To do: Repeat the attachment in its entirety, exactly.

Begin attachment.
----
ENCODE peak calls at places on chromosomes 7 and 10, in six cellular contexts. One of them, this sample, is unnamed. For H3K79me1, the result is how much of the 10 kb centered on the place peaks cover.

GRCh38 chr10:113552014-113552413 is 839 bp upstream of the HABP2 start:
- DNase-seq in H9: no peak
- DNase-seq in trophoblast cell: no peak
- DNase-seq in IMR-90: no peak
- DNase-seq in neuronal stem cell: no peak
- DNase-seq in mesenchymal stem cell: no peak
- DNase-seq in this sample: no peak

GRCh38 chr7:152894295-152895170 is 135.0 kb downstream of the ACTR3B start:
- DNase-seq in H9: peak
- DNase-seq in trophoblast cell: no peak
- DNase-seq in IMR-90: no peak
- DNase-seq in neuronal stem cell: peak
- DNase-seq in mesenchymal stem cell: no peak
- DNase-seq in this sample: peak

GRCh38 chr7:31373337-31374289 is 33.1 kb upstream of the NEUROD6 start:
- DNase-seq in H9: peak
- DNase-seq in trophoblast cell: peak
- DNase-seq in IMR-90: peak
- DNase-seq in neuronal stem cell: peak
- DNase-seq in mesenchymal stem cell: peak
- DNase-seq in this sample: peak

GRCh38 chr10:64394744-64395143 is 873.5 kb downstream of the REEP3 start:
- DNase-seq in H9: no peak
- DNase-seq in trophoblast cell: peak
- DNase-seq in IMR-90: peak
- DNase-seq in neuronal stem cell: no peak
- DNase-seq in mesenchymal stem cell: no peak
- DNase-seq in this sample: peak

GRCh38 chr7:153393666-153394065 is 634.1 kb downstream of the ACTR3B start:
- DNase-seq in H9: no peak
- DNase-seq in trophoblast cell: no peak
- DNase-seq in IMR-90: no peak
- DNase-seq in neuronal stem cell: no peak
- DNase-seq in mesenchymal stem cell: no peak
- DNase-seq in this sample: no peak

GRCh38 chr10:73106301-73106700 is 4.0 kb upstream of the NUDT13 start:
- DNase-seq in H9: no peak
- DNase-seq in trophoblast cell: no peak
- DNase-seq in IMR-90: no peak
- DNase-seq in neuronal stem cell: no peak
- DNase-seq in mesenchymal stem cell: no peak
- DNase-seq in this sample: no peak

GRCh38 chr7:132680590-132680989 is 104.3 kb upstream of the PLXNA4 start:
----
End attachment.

ENCODE peak calls at places on chromosomes 7 and 10, in six cellular contexts. One of them, this sample, is unnamed. For H3K79me1, the result is how much of the 10 kb centered on the place peaks cover.

GRCh38 chr10:113552014-113552413 is 839 bp upstream of the HABP2 start:
- DNase-seq in H9: no peak
- DNase-seq in trophoblast cell: no peak
- DNase-seq in IMR-90: no peak
- DNase-seq in neuronal stem cell: no peak
- DNase-seq in mesenchymal stem cell: no peak
- DNase-seq in this sample: no peak

GRCh38 chr7:152894295-152895170 is 135.0 kb downstream of the ACTR3B start:
- DNase-seq in H9: peak
- DNase-seq in trophoblast cell: no peak
- DNase-seq in IMR-90: no peak
- DNase-seq in neuronal stem cell: peak
- DNase-seq in mesenchymal stem cell: no peak
- DNase-seq in this sample: peak

GRCh38 chr7:31373337-31374289 is 33.1 kb upstream of the NEUROD6 start:
- DNase-seq in H9: peak
- DNase-seq in trophoblast cell: peak
- DNase-seq in IMR-90: peak
- DNase-seq in neuronal stem cell: peak
- DNase-seq in mesenchymal stem cell: peak
- DNase-seq in this sample: peak

GRCh38 chr10:64394744-64395143 is 873.5 kb downstream of the REEP3 start:
- DNase-seq in H9: no peak
- DNase-seq in trophoblast cell: peak
- DNase-seq in IMR-90: peak
- DNase-seq in neuronal stem cell: no peak
- DNase-seq in mesenchymal stem cell: no peak
- DNase-seq in this sample: peak

GRCh38 chr7:153393666-153394065 is 634.1 kb downstream of the ACTR3B start:
- DNase-seq in H9: no peak
- DNase-seq in trophoblast cell: no peak
- DNase-seq in IMR-90: no peak
- DNase-seq in neuronal stem cell: no peak
- DNase-seq in mesenchymal stem cell: no peak
- DNase-seq in this sample: no peak

GRCh38 chr10:73106301-73106700 is 4.0 kb upstream of the NUDT13 start:
- DNase-seq in H9: no peak
- DNase-seq in trophoblast cell: no peak
- DNase-seq in IMR-90: no peak
- DNase-seq in neuronal stem cell: no peak
- DNase-seq in mesenchymal stem cell: no peak
- DNase-seq in this sample: no peak

GRCh38 chr7:132680590-132680989 is 104.3 kb upstream of the PLXNA4 start: